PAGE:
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Updated: September 3, 2013 13:20 IST

CPCRI to set up farm incubation centre

Raviprasad Kamila
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Coconut milk being extracted from fresh coconut kernels to produce virgin coconut oil, a value added product of coconut, at the CPCRI, Kasaragod. Photo: Shyama Prasad
The Hindu Coconut milk being extracted from fresh coconut kernels to produce virgin coconut oil, a value added product of coconut, at the CPCRI, Kasaragod. Photo: Shyama Prasad

The centre will support budding entrepreneurs will become operational in two months

An agriculture incubation centre for supporting budding entrepreneurs interested in manufacturing value-added products from farm produces is to be set up by the Central Plantation Crops Research Institute (CPCRI), Kasaragod in the next two months.

CPCRI Director George V. Thomas told The Hindu that the institute would provide technical knowhow, guidance and training to the entrepreneurs.

They would have to pay a nominal fee to the institute for it.

The director said the entrepreneurs could make use of the laboratory, machinery and scientific assistance at the CPCRI for manufacturing marketable products. The institute has already procured machines required for the centre. Initially the centre would function from a temporary building, Mr. Thomas said.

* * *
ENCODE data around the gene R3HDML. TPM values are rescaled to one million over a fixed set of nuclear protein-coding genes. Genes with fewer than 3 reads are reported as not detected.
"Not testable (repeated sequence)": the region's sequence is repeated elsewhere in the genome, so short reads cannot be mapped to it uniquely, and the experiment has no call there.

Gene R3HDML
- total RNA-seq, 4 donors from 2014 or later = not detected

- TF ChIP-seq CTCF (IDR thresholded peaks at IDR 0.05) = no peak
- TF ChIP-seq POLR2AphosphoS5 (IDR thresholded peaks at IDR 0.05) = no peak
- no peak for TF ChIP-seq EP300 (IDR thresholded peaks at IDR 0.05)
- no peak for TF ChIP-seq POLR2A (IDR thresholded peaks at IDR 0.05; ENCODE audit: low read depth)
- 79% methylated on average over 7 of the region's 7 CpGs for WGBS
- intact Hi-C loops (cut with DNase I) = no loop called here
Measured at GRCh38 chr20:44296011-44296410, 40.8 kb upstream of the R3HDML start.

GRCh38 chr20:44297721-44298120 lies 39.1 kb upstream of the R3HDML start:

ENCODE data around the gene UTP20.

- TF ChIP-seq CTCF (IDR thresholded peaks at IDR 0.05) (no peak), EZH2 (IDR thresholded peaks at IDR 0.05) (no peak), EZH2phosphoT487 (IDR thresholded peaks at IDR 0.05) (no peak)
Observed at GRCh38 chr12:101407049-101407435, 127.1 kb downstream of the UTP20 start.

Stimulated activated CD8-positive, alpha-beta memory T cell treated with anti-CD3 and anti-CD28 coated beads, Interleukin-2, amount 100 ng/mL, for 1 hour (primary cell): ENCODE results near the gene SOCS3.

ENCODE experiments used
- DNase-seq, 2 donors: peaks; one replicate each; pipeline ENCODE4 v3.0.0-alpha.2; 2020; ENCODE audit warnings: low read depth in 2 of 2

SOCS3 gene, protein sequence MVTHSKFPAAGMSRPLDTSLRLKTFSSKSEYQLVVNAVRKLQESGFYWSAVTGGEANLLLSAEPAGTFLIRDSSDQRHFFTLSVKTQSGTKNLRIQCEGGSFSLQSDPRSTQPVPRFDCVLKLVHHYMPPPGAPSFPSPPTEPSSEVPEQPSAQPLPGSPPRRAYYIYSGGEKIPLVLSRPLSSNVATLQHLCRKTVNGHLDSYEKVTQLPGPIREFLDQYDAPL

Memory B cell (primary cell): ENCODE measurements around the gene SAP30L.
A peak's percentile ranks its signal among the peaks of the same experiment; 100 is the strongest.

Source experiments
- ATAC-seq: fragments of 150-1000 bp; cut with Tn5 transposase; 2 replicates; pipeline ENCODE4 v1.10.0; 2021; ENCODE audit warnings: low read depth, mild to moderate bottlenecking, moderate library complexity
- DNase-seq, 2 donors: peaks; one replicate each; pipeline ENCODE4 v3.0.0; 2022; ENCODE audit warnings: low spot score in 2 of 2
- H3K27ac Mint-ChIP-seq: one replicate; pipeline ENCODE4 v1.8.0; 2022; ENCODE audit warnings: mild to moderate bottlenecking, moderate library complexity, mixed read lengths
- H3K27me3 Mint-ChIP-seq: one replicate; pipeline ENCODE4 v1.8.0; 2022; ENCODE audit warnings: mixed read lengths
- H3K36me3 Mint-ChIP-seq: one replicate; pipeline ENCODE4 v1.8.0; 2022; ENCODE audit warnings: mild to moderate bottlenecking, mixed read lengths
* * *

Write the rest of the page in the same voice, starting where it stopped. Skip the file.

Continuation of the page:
He said some entrepreneurs have their own ideas of making value-added products. These entrepreneurs often start working on their ideas but dropped it mid-way if anything went wrong, due to lack of guidance or equipment for research and development. It is in this context that CPCRI’s incubation centre would be useful, Mr. Thomas said.

The director said that the institute has value-added products from coconut such as virgin coconut oil by developing an indigenous technology and coconut chips. The virgin coconut oil extracted from fresh coconut kernels has export potential.

“It has medicinal and antioxidant properties,” he said.

The director said the institute recently released a high-yielding new arecanut variety called “Madhura Mangala”, a variety of medium height palm.

The speciality of this variety was that farmers growing both ‘chali’ (white arecanut) and ‘kempadike’ (red arecanut) could grow them.

The red arecanut is prepared by harvesting tender arecanut and white arecanut by harvesting fully grown arecanut.

He said that a farmer could harvest three kg of tender arecanut and 3.6 kg of white arecanut from the “Madhura Mangala”per annum.

About 2,000 seedlings of “Madhura Mangala” were available for sale at the Vitla (Bantwal taluk) station of the institute.

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